MERLOT Journal of Online Learning and Teaching

Vol.4, No.4, December 2008

Abstracts of Papers in This Issue

Revealing Online Learning Behaviors and Activity Patterns and Making Predictions with Data Mining Techniques in Online Teaching, Jui-Long Hung and Ke Zhang

This study was conducted with data mining (DM) techniques to analyze various patterns of online learning behaviors, and to make predictions on learning outcomes . Statistical models and machine learning DM techniques were conducted to analyze 17,934 server logs to investigate 98 undergraduate students’ learning behaviors in an online business course in Taiwan. The study scientifically identified students’ behavioral patterns and preferences in the online learning processes, differentiated active and passive learners, and found important parameters for performance prediction. The results also demonstrated how data mining techniques might be utilized to help improve online teaching and learning with suggestions for online instructors, instructional designers and courseware developers.

Keywords: Educational data mining, online learning, online teaching, online learning behavioral patterns, online learning activity patterns, online learning predictions, prediction model, clustering analysis, association analysis, decision tree analysis


Engineering Cultures: Online versus In Class, Rosamond Parkhurst, Barbara M. Moskal, Gary Lee Downey, Juan Lucena , Thomas Bigley , and Sharon Elberb

At many universities, online courses are being offered as an option for students. Yet, little research has been completed on the effectiveness of online courses as compared to in class versions. “Online” is defined here to be a course in which the majority of instructional and course materials are delivered via internet. At Virginia Polytechnic Institute and the Colorado School of Mines a course titled, Engineering Cultures, has been offered both online and in class. Online appears to be an excellent method to provide broad access to educational material but is it as effective as the classroom versions of the same course? As part of this study, a multiple choice pretest and posttest were administered to a treatment and control group. The treatment group completed the online version of the course and the control group completed the classroom version of the course. Both groups also completed a survey at the end of the course. The results of the analysis were surprising: the treatment group displayed greater increases from pre to post test than did the control group.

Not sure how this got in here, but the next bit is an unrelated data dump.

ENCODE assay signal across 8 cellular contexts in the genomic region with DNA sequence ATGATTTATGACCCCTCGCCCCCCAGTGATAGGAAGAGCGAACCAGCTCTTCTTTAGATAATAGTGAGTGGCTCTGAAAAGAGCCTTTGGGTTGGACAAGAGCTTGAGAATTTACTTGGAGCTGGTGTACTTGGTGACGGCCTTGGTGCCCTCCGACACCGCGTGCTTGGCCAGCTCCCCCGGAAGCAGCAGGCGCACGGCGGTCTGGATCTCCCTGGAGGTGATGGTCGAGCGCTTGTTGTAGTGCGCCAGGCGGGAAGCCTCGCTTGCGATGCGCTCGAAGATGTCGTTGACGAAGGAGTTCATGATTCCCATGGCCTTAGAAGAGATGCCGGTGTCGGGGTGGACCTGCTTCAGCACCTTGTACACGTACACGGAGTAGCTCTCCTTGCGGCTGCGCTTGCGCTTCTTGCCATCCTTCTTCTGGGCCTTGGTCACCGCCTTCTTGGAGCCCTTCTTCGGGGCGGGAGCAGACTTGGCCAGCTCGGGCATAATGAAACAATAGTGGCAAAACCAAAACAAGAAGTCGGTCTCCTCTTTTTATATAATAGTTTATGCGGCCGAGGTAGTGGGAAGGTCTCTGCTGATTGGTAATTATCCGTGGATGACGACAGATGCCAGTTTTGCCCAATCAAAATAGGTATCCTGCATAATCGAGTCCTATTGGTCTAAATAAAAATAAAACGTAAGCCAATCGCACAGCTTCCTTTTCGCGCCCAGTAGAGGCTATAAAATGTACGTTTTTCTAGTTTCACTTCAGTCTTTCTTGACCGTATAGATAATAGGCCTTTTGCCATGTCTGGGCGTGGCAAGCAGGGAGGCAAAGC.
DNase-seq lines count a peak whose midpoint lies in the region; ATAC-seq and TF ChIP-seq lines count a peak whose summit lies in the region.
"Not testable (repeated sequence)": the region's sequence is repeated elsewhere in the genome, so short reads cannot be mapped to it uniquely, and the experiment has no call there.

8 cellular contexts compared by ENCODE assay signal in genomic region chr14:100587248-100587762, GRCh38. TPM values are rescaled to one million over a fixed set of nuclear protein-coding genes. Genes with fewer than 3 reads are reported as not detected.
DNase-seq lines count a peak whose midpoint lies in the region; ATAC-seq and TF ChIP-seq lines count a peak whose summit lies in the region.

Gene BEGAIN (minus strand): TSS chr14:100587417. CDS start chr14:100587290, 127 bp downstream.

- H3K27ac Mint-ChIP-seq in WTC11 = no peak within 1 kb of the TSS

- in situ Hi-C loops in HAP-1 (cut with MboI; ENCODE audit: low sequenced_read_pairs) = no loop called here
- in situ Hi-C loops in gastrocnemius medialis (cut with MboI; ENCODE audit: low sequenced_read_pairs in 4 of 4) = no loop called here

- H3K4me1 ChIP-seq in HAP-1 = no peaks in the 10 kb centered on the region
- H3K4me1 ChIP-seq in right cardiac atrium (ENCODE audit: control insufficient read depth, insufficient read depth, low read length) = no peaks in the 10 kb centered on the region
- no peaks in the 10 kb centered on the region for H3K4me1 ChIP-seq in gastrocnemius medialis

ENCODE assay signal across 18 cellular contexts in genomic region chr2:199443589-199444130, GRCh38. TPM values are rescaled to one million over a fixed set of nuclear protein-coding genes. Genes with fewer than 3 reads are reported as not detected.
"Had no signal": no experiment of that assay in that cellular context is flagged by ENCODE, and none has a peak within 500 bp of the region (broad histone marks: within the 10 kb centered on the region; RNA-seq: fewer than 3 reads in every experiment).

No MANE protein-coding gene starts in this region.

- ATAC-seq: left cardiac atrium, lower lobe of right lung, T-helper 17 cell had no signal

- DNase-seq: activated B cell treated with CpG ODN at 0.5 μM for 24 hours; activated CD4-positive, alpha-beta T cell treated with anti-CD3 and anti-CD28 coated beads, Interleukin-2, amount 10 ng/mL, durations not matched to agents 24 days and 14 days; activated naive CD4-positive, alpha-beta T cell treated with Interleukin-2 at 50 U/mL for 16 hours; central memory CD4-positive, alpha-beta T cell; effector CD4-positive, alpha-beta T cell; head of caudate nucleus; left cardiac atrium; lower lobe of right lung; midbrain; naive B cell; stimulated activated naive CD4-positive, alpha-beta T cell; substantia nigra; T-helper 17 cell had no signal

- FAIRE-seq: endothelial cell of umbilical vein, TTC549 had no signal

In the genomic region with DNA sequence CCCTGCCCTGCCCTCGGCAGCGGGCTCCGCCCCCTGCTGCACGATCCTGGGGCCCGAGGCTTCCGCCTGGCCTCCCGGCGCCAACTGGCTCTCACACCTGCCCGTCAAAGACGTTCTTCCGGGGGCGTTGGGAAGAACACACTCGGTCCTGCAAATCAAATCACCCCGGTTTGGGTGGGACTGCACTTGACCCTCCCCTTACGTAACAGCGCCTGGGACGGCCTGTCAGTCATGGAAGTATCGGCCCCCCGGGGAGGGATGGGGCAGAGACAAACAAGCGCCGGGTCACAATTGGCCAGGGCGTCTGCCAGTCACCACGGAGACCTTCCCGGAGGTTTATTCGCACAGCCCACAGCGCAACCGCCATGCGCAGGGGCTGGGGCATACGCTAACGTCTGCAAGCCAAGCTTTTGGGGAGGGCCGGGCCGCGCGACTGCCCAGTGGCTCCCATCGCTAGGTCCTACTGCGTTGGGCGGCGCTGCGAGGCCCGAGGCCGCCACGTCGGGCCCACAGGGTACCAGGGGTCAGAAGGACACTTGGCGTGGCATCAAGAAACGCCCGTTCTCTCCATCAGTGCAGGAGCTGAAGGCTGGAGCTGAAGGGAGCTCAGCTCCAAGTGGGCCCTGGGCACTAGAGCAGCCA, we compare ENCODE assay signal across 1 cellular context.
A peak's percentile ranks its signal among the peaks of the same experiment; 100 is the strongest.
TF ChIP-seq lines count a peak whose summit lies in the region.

Keywords: online instruction, web based learning, online teaching, global learning, college instruction, engineering cultures


Assessing and Comparing Interaction Dynamics, Student Learning, and Satisfaction within Web-based Online Learning Programs, Ali Sher

This study measures student learning, satisfaction, and interaction dynamics within Web-based online learning programs. The population of this study was students enrolled in multiple academic disciplines at an East Coast U.S. university . A Web-based research instrument was designed to assess students’ characteristics, their perceptions of learning, satisfaction, student-to-student interactions and student-to-instructor interactions. Analysis of variance (ANOVA) is a technique that is used to test the statistical significance of differences among the mean scores of two or more groups on one or more variables. A one-way ANOVA was conducted to see whether perceived learning, student satisfaction, student-student instructor interaction, and student-student interaction differed based on the discipline within these programs. N o statistically significant differences were found. A one-way ANOVA was conducted to see whether perceived learning differed based on the technology used within these programs. No statistically significant differences were found here either. Research findings, limitations of research, and recommendations for future research are discussed.

Keywords: Online learning, student-student interaction, student-faculty interaction, student satisfaction


Technology as a Management Tool in the Community College Classroom: Challenges and Benefits, Daniel P. Stewart

In this paper the challenges and benefits of utilizing technology as a tool in classroom management are examined from the perspectives of both students and educators. Special focus is given to community colleges and their unique student population. Further, the paper reflects on perceptions of these challenges commonly encountered during the introduction of computers in the classroom in the 1980s, and explores the progress, or lack thereof, in the succeeding twenty years in dealing with these issues. Finally, this paper discusses how technology can benefit both students and teachers in modern “traditional” classroom settings, often borrowing from ideas and techniques pioneered in online and hybrid courses.

Keywords: Technological fluency, workforce development, adult learners, non-traditional students, digital divide, technophobia, technological resistance, online source evaluation, learning styles